It would give me pleasure to enumerate the names of those to whom we are indebted, but how tedious the roll call would be for you who are obliged to listen! There is one name, however, that in this audience I must cite. For more than ten years, we have been collaborating closely with Professor Roger Heim, Membre de l'Institut, and on all matters mycological he has been our guide and teacher. For these many years, he has been the director in Paris of the Laboratoire de Cryptogamie and, even longer, editor of the Revue de Mycologie. More recently, he has also borne the burden of directing the Museum National d'Histoire Naturelle, that renowned center for advanced teaching and research in the biological studies, one of the glories of French culture. But these titles to academic distinction, though themselves of the highest order, do not tell you the story. Vast as is his learning and his experience in field and laboratory, sound as is his judgment in the vexed problems that you mycologists face every day, formidable as he is in polemic, it is as a rare human being that I commend him to you. Patient with the beginner, inspiring as a teacher, model of generosity toward others, prodigious worker in field and laboratory, and classical stylist in the French language, who could be more delightful whether in his published writings, or as correspondent, or as companion in the field? In the presence of Roger Heim, the time-worn conflict between science and the humanities fades away. One senses that the field of science for him is merely the New World that civilized man, the exponent of the humanities, is exploring and assimilating. What guardian angel had me in his keeping when, after the Second World War, I ascended the steps of his laboratory in Paris to meet him for the first time, a stranger, an American, an ignoramus in the complex, the vast, the exacting discipline that you and he share together? At once he made me feel at home and it was not long before he was developing enthusiasm for our ethnomycological inquiries. Later he became our indispensable and beloved partner in our Middle American forays.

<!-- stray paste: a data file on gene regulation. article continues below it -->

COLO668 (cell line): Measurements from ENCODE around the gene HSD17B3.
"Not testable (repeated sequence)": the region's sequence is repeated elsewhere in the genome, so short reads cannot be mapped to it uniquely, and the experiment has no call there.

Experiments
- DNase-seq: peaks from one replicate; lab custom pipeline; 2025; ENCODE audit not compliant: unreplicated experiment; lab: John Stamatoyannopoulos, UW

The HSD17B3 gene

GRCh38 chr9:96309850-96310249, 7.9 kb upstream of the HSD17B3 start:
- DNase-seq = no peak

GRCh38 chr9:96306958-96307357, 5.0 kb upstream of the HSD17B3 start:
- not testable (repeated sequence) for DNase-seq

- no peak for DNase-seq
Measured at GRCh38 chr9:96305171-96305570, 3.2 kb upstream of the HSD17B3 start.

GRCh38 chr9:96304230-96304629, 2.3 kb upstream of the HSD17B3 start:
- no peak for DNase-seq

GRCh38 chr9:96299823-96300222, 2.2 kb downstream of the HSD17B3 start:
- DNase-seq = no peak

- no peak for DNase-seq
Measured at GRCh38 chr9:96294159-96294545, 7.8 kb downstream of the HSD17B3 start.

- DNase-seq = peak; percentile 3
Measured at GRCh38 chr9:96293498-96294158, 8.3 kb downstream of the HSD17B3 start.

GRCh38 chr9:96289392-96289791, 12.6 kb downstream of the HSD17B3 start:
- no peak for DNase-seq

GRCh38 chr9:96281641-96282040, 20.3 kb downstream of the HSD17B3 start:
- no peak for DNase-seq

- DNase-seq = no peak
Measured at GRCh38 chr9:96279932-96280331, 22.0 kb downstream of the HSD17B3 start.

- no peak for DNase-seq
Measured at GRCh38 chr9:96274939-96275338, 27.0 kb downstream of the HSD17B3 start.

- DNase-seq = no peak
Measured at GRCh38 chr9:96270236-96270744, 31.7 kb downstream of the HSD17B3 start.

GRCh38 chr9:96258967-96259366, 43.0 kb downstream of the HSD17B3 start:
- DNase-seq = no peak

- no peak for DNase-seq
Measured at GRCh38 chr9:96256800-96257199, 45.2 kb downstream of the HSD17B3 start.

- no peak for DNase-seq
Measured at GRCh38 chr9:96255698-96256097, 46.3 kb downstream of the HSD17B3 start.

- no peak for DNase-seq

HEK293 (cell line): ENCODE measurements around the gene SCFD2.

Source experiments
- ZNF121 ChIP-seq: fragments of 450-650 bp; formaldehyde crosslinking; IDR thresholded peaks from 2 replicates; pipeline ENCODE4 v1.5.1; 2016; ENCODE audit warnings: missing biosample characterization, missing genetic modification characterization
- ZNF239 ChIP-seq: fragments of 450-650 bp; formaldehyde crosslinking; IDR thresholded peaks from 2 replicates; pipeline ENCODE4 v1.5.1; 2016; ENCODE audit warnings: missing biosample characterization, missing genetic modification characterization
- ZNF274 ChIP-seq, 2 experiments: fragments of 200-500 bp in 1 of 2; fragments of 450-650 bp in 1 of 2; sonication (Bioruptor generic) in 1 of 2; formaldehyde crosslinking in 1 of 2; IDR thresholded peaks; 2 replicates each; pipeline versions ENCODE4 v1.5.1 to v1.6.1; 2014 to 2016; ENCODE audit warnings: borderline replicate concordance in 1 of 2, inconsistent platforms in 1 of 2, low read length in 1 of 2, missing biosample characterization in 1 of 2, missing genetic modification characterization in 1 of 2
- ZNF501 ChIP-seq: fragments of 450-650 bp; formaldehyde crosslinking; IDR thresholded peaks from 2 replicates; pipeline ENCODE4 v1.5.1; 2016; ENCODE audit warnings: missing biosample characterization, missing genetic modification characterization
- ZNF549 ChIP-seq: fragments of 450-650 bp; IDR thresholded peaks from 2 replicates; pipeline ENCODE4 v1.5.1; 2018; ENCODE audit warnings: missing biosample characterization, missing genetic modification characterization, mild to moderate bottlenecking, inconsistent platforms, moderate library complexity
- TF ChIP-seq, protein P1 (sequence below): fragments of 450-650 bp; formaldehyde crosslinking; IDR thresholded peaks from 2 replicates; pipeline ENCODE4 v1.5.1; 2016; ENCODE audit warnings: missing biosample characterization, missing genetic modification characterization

I do not recall which of us, my wife or I, first dared to put into words, back in the '40's, the surmise that our own remote ancestors, perhaps 4,000 years ago, worshipped a divine mushroom. It seemed to us that this might explain the phenomenon of mycophilia vs. mycophobia, for which we found an abundance of supporting evidence in philology and folklore. Nor am I sure whether our conjecture was before or after we had learned of the role of Amanita muscaria in the religion of several remote tribes of Siberia. Our bold surmise seems less bold now than it did then. I remember distinctly how it came about that we embarked on our Middle American explorations. In the fall of 1952 we learned that the 16th century writers, describing the Indian cultures of Mexico, had recorded that certain mushrooms played a divinatory role in the religion of the natives. Simultaneously we learned that certain pre-Columbian stone artifacts resembling mushrooms, most of them roughly a foot high, had been turning up, usually in the highlands of Guatemala, in increasing numbers. For want of a better name, the archeologists called them "mushroom stones," but not one archeologist had linked them with mushrooms or with the rites described by the 16th century writers in neighboring Mexico. They were an enigma, and "mushroom stone" was merely a term of convenience. Some of these stone carvings carried an effigy on the stipe, either a human face or an animal, and all of them were very like mushrooms. Like the child in the Emperor's New Clothes, we spoke up, declaring that the so-called "mushroom stones" really represented mushrooms, and that they were the symbol of a religion, like the Cross in the Christian religion, or the Star of Judea, or the Crescent of the Moslems. If we are right—and little by little the accumulating evidence seems to be in our favor—then this Middle American cult of a divine mushroom, this cult of "God's flesh" as the Indians in pre-Columbian times called it, can be traced back to about B.C. 1500, in what we call the Early Pre-classic period, the earliest period in which man was in sufficient command of his technique to be able to carve stone. Thus we find a mushroom in the center of the cult with perhaps the oldest continuous history in the world. These oldest mushroom stones are technically and stylistically among the finest that we have, evidence of a flourishing rite at the time they were made. Earlier still, it is tempting to imagine countless generations of wooden effigies, mushroomic symbols of the cult, that have long since turned to dust. Is not mycology, which someone has called the step-child of the sciences, acquiring a wholly new and unexpected dimension? Religion has always been at the core of man's highest faculties and cultural achievements, and therefore I ask you now to contemplate our lowly mushroom—what patents of ancient lineage and nobility are coming its way!